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Automatic Segment Advisor in the Oracle Database

In Autonomous, Database tuning, DBA, Oracle database, Oracle internals on July 1, 2022 at 06:50

“From my experience, the best advisors help in three ways: encourage you to look at the problem or opportunity from multiple angles; help you balance the tug of the short-term with important long-term priorities; and ask the tough questions you need to know to reach the best solution.” Margo Georgiadis

The Oracle Segment Advisor identifies segments that have space which can be reclaimed. However, the Automatic Segment Advisor can be at times resource consuming and even slow down your database:

Why is this happening granted the Automatic Segment Advisor does not analyze every database object? Here is how it works internally: the advisor examines the database statistics, it samples segment data, and then selects the following objects to analyze:

  • Tablespaces that have exceeded a critical or warning space threshold
  • Segments that have the most activity
  • Segments that have the highest growth rate

In addition, the Automatic Segment Advisor evaluates tables that are at least 10MB in size and have at least 3 indexes to determine the amount of space saved if the tables are compressed with advanced row compression.

Now, here is the important part: if a database object is selected for analysis by the advisor but the maintenance window expires before the advisor can process the object, the object is included in the next Automatic Segment Advisor run. So, at one point you may come to a situation where lots of objects have to be analyzed. During the maintenance window, the following clients/task are being run, these are the predefined automated maintenance tasks:

Sometimes, it makes sense to disable the auto space advisor as you cannot change the set of tablespaces and segments that the Automatic Segment Advisor selects for analysis. You can, however, enable or disable the Automatic Segment Advisor task, change the times during which the Automatic Segment Advisor is scheduled to run, or adjust automated maintenance task system resource utilization. Especially in a situation like this:

Often, also ADDM may point out to the problem with the Automatic Segment Advisor task:

Here is how to disable (and enable) the tasks individually. The main switch is controlled by DBMS_AUTO_TASK_ADMIN.DISABLE().

Even after disabling the entire autotask job by running DBMS_AUTO_TASK_ADMIN.DISABLE(), the DBA_AUTOTASK_TASK will still show autotask client as enabled. For this you need to disable the jobs individually as shown above. And for a multitenant environment, CDB and PDBs have their own autotasks, disabling CDB’s autotask will not affect the PDBs, so you will have to do for each pluggable database.

Staring with 12.2, there is a parameter called ENABLE_AUTOMATIC_MAINTENANCE_PDB that can be used to enable or disable the running of automated maintenance tasks for all the PDBs in a CDB or for individual PDBs in a CDB. Changing ENABLE_AUTOMATIC_MAINTENANCE_PDB in the CDB root from TRUE to FALSE, the new value FALSE takes effect in the root and in all the PDBs in the CDB.

If you get into a situation where the Automatic Segment Advisor is consuming lots of resource and slowing the database during the maintenance windows do one of the following:

  1. Disable the autotask client for the segment advisor and run it manually on per need basis.
  2. Increase the maintenance window from the default which starts at 10 p.m. on Monday to Friday and ends at 2 a.m. Often 4 hours in just not enough. The weekend window is 20h long and in most cases long enough.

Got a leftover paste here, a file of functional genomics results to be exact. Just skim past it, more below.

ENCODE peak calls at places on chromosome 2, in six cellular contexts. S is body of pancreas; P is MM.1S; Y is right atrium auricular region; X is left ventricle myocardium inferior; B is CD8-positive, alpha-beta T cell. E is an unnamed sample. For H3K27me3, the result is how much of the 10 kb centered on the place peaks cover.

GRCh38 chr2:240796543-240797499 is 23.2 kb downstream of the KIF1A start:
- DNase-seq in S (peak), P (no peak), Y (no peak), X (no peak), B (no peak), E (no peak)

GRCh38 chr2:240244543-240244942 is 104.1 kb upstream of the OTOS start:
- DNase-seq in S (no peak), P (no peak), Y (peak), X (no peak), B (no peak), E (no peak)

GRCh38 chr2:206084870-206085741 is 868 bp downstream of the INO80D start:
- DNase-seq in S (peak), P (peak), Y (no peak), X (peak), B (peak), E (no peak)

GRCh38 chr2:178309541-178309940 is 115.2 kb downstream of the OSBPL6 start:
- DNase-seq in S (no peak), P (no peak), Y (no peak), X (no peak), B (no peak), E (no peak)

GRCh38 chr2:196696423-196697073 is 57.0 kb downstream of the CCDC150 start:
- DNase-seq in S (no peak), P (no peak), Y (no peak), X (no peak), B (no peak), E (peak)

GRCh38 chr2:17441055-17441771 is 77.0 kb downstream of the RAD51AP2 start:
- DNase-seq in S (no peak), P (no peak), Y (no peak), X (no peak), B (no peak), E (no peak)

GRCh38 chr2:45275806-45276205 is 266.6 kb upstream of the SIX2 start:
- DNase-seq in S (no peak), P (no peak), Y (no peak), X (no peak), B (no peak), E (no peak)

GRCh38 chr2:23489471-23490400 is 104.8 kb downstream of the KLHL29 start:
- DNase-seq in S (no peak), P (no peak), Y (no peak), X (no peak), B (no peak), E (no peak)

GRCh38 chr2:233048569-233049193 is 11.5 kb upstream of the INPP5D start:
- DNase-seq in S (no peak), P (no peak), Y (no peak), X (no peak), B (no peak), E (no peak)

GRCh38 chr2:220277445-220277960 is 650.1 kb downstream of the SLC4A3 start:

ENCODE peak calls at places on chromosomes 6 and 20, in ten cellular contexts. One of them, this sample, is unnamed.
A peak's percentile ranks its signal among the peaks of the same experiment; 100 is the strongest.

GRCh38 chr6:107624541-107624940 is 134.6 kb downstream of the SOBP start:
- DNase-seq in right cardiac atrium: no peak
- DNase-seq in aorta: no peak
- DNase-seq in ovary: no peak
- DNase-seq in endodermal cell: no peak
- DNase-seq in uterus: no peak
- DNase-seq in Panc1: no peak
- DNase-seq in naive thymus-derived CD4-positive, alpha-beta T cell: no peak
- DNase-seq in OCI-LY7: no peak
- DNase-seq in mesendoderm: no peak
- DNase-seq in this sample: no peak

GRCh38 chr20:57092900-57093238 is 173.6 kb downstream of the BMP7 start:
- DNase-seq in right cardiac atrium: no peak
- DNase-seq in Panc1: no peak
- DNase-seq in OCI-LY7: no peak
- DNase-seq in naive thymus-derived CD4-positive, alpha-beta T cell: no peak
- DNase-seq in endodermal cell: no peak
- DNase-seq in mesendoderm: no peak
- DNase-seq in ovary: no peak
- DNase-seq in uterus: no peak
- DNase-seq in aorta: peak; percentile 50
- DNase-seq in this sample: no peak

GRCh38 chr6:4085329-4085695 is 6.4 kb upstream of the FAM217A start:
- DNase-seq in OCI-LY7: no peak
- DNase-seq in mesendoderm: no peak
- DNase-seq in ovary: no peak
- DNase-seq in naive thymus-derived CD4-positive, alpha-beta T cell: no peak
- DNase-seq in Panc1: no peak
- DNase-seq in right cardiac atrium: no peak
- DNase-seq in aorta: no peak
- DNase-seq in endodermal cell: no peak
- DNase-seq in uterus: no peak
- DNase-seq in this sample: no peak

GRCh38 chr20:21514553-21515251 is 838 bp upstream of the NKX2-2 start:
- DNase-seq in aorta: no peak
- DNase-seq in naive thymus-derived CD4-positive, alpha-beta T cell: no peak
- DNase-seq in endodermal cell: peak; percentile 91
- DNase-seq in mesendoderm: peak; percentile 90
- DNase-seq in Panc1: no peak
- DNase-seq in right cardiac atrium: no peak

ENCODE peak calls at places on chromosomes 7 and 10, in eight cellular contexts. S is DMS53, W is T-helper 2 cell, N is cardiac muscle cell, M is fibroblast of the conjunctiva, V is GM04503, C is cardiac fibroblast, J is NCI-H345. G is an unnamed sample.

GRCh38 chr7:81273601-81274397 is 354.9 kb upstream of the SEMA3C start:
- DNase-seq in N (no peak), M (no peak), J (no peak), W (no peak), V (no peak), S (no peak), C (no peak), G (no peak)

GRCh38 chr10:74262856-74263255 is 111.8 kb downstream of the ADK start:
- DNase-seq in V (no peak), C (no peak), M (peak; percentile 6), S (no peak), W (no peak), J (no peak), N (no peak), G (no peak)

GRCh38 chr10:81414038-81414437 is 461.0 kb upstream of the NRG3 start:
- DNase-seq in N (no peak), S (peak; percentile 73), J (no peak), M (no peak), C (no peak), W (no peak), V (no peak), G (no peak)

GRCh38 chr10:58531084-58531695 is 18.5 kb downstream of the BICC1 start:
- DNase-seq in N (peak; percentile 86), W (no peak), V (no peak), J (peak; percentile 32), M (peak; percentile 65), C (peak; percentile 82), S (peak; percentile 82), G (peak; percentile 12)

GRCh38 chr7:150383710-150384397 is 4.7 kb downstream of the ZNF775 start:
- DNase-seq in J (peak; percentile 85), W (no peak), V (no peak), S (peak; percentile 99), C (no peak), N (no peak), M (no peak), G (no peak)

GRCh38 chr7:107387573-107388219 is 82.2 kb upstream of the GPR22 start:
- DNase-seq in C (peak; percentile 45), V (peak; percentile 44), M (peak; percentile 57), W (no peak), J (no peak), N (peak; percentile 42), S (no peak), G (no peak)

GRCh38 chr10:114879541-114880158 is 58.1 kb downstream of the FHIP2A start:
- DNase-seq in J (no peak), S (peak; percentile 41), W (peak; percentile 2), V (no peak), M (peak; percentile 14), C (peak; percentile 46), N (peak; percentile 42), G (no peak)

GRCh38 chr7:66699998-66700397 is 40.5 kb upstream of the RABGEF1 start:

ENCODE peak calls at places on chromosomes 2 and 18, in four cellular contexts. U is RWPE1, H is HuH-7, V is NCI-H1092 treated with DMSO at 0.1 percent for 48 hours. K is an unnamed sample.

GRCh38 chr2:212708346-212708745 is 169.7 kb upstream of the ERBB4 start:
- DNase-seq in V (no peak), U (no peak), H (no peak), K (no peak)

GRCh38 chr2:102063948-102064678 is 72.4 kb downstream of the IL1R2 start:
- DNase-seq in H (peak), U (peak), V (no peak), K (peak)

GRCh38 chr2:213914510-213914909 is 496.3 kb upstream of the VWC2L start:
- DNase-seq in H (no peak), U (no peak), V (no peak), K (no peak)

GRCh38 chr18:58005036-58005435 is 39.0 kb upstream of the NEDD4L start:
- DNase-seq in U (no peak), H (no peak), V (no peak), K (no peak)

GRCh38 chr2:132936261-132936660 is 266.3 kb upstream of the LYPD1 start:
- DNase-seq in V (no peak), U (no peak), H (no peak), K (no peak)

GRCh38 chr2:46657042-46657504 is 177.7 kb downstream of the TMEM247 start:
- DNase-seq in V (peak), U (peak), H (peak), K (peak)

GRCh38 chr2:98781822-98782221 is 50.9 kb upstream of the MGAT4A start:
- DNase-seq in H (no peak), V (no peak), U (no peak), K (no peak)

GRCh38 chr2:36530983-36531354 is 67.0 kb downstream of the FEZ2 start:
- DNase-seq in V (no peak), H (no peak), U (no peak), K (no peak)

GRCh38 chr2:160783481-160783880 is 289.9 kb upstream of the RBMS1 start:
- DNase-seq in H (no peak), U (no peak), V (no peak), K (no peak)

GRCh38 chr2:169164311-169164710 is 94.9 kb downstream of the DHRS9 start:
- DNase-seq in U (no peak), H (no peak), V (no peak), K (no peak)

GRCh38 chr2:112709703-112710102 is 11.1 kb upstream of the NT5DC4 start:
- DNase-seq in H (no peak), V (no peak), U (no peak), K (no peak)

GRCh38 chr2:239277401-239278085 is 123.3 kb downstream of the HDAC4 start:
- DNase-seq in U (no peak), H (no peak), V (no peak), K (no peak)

In the autonomous database, you have access to dba_autotask_client, etc. and you can disable and enable the auto space advisor task however you do not have full visibility on dba_scheduler_window_groups, etc. Some columns just show as NULL. Still the performance task in ADB can give you some idea of what is going on:

And finally, here are some other situations that might require disabling the Auto Space Advisor Job:

  • ORA-01555 While Running Auto Space Advisor Job on Object wri$_adv_objspace_trend_data (Doc ID 2576430.1)
  • Auto Space Advisor is Taking More Time due to Recursive Query Taking a Long Time (Doc ID 2382419.1)
  • SEGMENT ADVISOR not working as expected for LOB or SYS_LOB SEGMENT (Doc ID 988744.1)

User defined locks: enq: UL – contention

In Database tuning, DBA, Oracle database, Oracle internals on June 13, 2022 at 17:30

DBAs are familiar with most wait events, however there is one called “enq: UL – contention”, which does not pop up that often:

The foreground events above are from an Oracle 19c database. Clearly, we see a lot of user defined lock waits: enq: UL – contention. They come usually when the DBMS_LOCK package is being used.

There are 3 enqueue types which are defined in Oracle as “User Type” locks, they are:

  1. TM – DML Enqueue called against base tables or partitions for operations that need to be coordinated
  2. TX – Transaction Enqueue used to protect transaction information
  3. UL – User Lock Enqueue used when an application makes use of the DBMS_LOCK package

MOS has a note Resolving Issues Where ‘enq: UL – contention’ Waits are Occurring (Doc ID 1915980.1) which can help us identify what session is holding the lock and what part of the application it is currently executing.

The ‘UL’  (User-defined Lock) Enqueue is a lock that is created and defined by a developer (or seldom a DBA) using the DBMS_LOCK package.  The DBMS_LOCK package allows the application developer to request, convert and release locks which are independent from the locks provided automatically by Oracle. These routines are meant for synchronization within the application and augment the locking which is already there in the database.

Locks are automatically released at the end of a session. DBSM_LOCK.RELEASE explicitly releases a lock previously acquired using the REQUEST function.

Wondering How can I find who has allocated a user lock via dbms_lock?

Here is the query from the link above showing how to find the active blocking situations around DBMS_LOCK:

SELECT blocker.username blocker, blocker.sid blocker_session
     , blocked.username blocked, blocked.sid blocked_session
  FROM v$session blocked
  JOIN v$session blocker
  ON (blocked.blocking_session = blocker.sid)
 WHERE blocked.wait_class = 'Application'
   AND blocked.event='enq: UL - contention';

The DBMS_LOCK_ALLOCATED table is periodically cleared out by calling the allocate_unique() procedure when the modulus of the lockid is 0 and the expiration column is less than the current date. On every 100th attempt to create a new entry, allocate_unique purges expired entries from the table. If the entry already exists, allocate_unique updates the expiry time.